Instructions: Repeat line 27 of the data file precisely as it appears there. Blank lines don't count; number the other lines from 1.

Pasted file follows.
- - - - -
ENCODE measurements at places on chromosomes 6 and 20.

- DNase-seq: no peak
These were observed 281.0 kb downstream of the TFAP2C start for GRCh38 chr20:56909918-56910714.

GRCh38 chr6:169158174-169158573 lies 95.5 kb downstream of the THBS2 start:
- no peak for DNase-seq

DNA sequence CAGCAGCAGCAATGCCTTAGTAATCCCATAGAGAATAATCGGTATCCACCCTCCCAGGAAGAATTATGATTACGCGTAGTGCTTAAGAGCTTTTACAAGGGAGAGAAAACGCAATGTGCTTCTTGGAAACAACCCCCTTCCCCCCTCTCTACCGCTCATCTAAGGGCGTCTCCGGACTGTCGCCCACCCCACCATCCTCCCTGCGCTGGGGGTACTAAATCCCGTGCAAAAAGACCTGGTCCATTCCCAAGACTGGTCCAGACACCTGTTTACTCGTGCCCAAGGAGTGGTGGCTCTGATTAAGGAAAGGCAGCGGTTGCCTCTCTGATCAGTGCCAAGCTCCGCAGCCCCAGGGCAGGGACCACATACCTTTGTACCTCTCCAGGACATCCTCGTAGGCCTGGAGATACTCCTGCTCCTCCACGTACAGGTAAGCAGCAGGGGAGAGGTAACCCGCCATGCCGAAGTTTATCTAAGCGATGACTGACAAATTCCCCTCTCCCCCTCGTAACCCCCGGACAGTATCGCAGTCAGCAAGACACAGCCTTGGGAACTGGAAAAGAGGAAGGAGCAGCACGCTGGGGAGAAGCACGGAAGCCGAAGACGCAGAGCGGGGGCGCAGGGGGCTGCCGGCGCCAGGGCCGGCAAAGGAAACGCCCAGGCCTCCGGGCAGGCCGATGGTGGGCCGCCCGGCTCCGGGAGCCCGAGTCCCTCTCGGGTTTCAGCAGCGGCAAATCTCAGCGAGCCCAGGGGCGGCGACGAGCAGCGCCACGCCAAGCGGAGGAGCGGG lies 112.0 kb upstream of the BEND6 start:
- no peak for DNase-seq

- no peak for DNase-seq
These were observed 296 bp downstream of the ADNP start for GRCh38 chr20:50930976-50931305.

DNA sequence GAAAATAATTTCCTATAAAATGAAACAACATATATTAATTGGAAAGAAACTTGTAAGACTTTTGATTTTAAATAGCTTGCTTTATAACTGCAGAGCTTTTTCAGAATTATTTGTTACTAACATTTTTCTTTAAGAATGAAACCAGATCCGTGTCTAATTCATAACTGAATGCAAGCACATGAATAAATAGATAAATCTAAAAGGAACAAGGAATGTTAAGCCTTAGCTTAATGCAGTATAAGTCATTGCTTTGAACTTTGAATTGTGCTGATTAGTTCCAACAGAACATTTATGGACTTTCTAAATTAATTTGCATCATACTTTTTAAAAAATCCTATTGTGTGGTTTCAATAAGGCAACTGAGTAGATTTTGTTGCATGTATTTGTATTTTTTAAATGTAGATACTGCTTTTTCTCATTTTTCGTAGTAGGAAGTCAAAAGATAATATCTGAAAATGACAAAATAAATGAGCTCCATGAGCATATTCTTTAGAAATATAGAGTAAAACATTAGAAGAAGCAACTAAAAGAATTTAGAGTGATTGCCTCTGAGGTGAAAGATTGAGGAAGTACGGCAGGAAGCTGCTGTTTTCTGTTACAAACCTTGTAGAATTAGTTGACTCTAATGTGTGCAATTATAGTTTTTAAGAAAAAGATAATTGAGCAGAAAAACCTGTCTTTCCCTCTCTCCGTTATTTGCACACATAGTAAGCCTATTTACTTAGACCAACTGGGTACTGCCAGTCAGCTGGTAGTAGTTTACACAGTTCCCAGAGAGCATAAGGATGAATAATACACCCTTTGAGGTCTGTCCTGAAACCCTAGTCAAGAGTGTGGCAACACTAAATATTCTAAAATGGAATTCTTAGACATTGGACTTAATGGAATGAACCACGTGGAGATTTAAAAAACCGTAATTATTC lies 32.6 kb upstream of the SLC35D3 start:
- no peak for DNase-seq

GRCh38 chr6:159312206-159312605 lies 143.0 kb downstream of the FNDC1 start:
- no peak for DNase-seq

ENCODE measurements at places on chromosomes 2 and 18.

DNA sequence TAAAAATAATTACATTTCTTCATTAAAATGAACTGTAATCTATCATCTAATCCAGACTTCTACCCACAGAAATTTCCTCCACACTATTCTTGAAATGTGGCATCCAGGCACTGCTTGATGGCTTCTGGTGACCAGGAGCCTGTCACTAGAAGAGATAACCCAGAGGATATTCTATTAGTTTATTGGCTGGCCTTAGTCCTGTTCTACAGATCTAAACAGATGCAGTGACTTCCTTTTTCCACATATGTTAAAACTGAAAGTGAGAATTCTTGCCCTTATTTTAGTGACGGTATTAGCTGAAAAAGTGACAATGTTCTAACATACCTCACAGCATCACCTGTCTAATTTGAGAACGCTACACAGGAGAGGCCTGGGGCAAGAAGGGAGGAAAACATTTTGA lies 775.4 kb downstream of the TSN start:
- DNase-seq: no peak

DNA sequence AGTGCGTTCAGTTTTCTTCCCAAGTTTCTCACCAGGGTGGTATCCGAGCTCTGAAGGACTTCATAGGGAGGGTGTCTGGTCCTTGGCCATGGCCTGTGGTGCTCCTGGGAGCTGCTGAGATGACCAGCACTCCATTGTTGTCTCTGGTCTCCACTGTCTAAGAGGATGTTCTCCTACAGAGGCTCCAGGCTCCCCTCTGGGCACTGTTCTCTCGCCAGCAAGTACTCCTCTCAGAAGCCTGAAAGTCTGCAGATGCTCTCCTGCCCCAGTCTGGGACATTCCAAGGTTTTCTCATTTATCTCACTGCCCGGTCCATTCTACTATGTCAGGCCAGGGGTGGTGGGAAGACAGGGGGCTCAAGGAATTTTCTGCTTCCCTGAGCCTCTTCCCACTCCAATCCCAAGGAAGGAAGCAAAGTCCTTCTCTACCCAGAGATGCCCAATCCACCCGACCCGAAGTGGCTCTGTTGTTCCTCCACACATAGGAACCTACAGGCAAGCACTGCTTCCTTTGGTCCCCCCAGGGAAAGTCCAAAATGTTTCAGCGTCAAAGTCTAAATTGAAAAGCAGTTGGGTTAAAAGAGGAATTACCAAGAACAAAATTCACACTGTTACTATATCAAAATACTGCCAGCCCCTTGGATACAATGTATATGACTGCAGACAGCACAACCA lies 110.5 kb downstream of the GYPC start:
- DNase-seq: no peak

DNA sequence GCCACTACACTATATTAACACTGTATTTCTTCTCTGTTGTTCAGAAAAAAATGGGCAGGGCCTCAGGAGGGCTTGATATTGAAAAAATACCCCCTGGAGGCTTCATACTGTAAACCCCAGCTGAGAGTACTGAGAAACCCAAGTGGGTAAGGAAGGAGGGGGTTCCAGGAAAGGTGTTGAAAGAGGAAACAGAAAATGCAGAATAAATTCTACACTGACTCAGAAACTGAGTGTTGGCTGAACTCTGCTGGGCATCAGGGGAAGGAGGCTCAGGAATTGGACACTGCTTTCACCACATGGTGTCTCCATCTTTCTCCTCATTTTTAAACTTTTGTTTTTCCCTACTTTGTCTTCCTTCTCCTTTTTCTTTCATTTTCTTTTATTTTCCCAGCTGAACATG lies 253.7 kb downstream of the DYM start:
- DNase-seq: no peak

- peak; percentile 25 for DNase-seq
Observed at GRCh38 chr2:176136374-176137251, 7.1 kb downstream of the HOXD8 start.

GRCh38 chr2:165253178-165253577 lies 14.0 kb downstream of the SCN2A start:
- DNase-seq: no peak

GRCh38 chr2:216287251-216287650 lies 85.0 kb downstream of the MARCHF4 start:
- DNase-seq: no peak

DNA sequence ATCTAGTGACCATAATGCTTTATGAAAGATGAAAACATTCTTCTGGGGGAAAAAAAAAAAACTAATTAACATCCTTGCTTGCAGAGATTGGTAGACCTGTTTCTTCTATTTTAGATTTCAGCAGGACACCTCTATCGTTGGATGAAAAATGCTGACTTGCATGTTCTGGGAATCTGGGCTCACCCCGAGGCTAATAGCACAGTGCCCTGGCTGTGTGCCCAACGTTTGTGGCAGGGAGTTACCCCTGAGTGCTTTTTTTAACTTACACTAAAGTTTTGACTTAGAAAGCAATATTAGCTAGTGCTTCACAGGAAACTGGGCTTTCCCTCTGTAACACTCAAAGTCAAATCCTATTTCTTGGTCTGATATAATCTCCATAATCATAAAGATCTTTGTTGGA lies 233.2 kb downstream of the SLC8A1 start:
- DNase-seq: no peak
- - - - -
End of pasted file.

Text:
DNA sequence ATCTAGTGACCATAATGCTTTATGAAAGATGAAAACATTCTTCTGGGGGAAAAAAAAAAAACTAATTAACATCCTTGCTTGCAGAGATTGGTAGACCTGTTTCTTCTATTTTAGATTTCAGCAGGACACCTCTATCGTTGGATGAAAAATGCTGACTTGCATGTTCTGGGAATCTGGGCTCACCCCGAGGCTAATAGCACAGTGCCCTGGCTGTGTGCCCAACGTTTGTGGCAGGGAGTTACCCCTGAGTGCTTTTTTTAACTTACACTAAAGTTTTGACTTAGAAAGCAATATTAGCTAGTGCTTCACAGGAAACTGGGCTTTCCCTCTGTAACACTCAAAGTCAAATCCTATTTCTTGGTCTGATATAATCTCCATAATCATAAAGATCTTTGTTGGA lies 233.2 kb downstream of the SLC8A1 start: